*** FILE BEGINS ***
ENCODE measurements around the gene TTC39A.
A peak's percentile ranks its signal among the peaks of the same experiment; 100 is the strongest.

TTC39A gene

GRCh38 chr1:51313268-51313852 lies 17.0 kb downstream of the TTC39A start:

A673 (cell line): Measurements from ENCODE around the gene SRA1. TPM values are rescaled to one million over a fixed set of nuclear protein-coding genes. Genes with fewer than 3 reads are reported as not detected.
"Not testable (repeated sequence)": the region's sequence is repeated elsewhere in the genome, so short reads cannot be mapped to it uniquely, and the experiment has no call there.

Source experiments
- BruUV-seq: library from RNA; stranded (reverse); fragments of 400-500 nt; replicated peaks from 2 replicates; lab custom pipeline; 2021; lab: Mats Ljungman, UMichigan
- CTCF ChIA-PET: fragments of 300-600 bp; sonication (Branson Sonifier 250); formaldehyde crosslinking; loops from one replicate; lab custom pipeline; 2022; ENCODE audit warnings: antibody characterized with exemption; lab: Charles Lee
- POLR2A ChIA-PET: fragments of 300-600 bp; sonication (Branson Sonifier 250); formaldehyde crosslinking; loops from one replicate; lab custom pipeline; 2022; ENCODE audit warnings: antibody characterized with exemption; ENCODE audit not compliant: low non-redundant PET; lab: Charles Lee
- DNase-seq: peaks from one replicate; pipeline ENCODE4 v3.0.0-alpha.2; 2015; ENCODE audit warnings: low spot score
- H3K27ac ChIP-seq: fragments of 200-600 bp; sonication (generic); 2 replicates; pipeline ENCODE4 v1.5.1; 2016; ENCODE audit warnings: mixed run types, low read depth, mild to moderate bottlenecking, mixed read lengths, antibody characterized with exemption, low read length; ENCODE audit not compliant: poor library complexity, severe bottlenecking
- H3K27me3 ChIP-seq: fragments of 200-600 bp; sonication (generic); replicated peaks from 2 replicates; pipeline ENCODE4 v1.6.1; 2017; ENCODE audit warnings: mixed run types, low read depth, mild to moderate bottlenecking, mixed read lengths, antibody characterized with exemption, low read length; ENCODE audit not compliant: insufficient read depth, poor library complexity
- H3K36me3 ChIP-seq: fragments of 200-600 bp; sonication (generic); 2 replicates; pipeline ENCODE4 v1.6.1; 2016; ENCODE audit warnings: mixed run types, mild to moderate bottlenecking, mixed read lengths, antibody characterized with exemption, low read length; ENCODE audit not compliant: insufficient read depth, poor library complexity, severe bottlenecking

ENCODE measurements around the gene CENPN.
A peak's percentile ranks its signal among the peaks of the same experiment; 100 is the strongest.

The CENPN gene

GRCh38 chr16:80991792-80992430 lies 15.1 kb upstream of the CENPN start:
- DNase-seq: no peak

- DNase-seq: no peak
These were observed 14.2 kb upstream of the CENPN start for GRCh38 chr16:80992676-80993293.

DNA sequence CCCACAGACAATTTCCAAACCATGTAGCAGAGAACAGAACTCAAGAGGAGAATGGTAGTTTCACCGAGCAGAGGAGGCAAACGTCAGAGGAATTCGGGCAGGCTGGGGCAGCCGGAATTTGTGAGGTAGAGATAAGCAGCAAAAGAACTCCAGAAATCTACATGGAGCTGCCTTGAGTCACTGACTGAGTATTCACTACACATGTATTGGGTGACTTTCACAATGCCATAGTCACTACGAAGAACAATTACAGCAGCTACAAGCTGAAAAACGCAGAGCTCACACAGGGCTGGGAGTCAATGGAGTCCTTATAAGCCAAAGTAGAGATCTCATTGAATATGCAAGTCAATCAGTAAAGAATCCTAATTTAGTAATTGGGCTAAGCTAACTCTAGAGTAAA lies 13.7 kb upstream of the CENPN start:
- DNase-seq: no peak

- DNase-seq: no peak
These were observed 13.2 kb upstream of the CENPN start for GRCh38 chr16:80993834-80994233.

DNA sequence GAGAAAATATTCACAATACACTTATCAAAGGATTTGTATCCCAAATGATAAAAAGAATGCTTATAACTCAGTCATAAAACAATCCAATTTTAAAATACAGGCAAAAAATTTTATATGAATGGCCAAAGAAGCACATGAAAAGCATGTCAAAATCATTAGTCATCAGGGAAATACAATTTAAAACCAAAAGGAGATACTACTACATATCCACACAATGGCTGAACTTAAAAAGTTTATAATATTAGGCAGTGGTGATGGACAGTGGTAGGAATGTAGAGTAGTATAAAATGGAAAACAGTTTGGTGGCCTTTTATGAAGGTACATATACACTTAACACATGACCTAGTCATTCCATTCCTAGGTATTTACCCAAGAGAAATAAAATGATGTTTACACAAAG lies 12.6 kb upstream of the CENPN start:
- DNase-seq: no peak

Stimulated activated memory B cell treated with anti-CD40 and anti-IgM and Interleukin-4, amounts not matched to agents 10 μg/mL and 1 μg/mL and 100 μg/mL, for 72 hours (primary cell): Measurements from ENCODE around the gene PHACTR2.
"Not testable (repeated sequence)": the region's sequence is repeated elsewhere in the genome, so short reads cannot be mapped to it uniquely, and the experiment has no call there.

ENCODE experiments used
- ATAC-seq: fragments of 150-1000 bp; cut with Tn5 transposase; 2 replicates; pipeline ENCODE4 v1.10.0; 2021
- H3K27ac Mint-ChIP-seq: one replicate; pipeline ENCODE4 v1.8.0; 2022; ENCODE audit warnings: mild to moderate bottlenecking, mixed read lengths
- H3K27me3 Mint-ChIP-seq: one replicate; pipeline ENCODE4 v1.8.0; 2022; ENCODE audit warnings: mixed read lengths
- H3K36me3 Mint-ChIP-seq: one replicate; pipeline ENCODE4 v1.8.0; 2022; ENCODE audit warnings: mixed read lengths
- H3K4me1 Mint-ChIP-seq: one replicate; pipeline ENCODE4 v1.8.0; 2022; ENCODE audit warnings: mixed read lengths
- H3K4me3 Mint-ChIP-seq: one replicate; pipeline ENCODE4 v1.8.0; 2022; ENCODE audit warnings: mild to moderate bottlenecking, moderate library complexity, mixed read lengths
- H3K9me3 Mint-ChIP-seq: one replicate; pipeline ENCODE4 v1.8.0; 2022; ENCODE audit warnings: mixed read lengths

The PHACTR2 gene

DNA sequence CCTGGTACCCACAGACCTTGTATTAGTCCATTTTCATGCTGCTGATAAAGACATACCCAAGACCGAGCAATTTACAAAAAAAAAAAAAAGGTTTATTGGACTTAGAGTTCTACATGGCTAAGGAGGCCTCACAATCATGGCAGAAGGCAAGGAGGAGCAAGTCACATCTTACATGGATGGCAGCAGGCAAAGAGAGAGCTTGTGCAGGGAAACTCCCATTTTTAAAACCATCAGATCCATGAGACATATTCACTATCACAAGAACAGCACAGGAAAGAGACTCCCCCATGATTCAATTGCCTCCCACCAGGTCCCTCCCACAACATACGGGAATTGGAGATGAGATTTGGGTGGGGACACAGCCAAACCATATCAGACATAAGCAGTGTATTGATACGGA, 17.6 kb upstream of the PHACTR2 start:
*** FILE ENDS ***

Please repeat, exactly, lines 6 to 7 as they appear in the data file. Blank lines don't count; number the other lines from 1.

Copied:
"Not testable (repeated sequence)": the region's sequence is repeated elsewhere in the genome, so short reads cannot be mapped to it uniquely, and the experiment has no call there.

Source experiments